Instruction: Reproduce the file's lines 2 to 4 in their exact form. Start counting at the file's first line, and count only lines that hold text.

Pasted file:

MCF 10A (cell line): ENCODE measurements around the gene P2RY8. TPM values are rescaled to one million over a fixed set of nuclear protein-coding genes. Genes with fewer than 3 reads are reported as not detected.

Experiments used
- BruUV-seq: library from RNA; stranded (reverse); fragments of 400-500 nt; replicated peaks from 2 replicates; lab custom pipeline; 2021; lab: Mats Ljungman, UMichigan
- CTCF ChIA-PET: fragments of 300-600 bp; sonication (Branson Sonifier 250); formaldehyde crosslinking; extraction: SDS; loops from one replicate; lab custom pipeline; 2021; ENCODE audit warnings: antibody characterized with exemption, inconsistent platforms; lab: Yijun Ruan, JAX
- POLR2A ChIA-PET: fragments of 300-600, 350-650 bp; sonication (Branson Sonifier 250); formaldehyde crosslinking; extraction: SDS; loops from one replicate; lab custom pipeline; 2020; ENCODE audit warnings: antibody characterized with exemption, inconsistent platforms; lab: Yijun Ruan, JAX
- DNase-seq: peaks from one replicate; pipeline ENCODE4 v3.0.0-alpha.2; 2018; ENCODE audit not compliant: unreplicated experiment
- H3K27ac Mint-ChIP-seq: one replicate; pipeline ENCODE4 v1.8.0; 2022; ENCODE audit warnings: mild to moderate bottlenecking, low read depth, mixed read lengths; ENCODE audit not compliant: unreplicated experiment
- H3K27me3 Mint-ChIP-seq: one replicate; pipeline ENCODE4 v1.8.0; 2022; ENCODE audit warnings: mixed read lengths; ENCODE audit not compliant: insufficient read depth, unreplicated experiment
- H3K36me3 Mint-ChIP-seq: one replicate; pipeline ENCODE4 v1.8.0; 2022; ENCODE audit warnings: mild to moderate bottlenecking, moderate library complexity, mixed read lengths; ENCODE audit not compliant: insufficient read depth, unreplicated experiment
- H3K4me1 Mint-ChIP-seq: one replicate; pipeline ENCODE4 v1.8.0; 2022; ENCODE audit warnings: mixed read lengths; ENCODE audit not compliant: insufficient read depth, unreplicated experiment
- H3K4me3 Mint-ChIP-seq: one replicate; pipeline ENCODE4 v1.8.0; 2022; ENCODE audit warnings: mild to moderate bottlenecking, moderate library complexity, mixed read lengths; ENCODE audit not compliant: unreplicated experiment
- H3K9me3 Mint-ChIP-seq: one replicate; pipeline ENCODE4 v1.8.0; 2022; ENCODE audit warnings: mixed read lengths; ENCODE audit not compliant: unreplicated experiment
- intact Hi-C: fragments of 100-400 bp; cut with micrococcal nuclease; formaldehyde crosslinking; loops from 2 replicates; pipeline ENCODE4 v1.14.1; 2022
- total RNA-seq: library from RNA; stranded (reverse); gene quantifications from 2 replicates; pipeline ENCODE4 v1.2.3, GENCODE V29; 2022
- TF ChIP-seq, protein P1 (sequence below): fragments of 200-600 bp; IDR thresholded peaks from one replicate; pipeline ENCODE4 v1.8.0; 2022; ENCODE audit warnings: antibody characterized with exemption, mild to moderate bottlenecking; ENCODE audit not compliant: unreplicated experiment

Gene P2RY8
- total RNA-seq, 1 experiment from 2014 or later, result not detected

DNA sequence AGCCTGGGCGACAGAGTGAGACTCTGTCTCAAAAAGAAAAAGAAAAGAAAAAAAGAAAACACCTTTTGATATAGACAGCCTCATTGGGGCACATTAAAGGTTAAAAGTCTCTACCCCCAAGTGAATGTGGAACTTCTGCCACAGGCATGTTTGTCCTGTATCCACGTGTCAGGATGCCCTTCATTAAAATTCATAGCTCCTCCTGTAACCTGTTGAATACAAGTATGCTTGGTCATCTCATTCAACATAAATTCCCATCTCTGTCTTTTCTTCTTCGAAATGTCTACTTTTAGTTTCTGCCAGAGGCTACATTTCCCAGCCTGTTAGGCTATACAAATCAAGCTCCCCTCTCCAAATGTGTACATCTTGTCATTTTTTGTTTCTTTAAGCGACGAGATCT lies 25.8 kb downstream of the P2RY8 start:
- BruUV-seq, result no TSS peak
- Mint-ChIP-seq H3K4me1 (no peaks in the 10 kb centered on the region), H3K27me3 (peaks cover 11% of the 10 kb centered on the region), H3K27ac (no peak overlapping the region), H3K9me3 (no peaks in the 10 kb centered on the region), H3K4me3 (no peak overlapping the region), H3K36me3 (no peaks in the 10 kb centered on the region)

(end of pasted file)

Experiments used
- BruUV-seq: library from RNA; stranded (reverse); fragments of 400-500 nt; replicated peaks from 2 replicates; lab custom pipeline; 2021; lab: Mats Ljungman, UMichigan
- CTCF ChIA-PET: fragments of 300-600 bp; sonication (Branson Sonifier 250); formaldehyde crosslinking; extraction: SDS; loops from one replicate; lab custom pipeline; 2021; ENCODE audit warnings: antibody characterized with exemption, inconsistent platforms; lab: Yijun Ruan, JAX